So when you say "the best musician" you're talking about being a conceptualist rather than a player?
       Sometimes. It all depends. On this album, yeha... like the drums on "Mary McCreary," [drummer Calvin Weston] didn't play all that. He played it, I took it and played it again. I didn't loop it - just flew it in live. I played the guitar line live. If you've got a guitarist in there, it's kind of stupid to try and direct them unless you've got a melody. I might say to someone, "Play this" - and I did that on a lot on this album - but then, with the cello, I don't know a fuck-all about the cello. I have to let [cellist Jane Scarpatoni] do her thing.
    A song like "Money Greedy" started out with sampled sounds, but it all depends. I wanted "Money Greedy" to sound like a rock band. I wanted it to sound bigger than anything I've done. The only way that we're going to get any more sucess than what we've got really is the sound; the music ain't gonna compromise.
     But when you say you want to be the best musician, what does that mean? What will you be the best at?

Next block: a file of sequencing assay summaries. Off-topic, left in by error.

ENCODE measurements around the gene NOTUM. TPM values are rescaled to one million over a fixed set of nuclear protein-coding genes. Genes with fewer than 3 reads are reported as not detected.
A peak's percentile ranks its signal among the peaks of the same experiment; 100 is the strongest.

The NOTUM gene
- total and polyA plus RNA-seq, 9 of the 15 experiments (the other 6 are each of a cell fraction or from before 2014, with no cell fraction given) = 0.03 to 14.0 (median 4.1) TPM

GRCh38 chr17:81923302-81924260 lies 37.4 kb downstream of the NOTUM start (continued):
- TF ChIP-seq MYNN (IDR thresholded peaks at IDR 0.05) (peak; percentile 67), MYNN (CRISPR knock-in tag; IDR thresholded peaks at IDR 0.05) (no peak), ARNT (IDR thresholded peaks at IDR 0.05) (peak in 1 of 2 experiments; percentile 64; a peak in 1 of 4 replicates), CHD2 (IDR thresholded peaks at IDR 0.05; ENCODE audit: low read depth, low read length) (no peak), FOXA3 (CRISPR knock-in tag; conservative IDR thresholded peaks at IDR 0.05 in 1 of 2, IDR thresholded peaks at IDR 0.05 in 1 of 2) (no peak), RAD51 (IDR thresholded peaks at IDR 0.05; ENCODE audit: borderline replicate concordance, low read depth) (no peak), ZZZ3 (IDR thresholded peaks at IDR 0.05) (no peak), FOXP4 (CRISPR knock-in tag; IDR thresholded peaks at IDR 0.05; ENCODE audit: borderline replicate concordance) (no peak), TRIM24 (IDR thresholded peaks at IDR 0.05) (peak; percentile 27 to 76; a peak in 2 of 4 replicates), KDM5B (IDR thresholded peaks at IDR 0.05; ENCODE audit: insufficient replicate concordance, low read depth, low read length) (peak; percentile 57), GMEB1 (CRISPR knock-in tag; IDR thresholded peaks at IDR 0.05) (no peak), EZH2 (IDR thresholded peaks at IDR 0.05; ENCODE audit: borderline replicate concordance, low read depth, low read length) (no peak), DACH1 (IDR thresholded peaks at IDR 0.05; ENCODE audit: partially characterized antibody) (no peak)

Where I'm going. I want to turn things around.
      If you work to be the best, you imply that someone will be the worst. You turn the subjective value of someone's creativity into an objective fact, and a competitive, contentious fact at that.
     Well, I've got to have something to live for. I don't give a fuck about getting paid. I do not give a fuck! I have to get paid so that my kid has got money and I can be comfortable, but it ain't just for the money. Apart from that, you get bored.
     So you view music in competitive terms?
     I see music as war. I'm that sort of person. I don't want you doing better than me, and if you do, there's no way I'm going to listen to it. No way it gets played in my house. That goes for hype as well. Everyone's talking about [Mercury electronica artist] Roni Size. I've never heard his stuff, but I'll be fucked if you're going to tell me what to listen to. If you're going to dictate to what I listen to, you've got no chance. I'm not disrespecting him. People are loving his music, but I will not get dictated to. It's war. Perhaps it's because I'm competitive. People strive to be the best.
     You're rumored to have a limited attention span...
     Very limited.
     Does that make it hard for you to write music?
     A lot of these hip-hop kids do their drum beats at home, get their sounds up on a general basis, and then take it into the studio and work from that. Every time I go into the studio, I go in there with no ideas. Just my sounds and my keyboard. then I make a tune. I do it one time. Sometimes I don't get it right, and these kids will laugh at me. Just the other day I was mad tired and I was fucking around with this tune, and they were all laughing becuase they all got their shit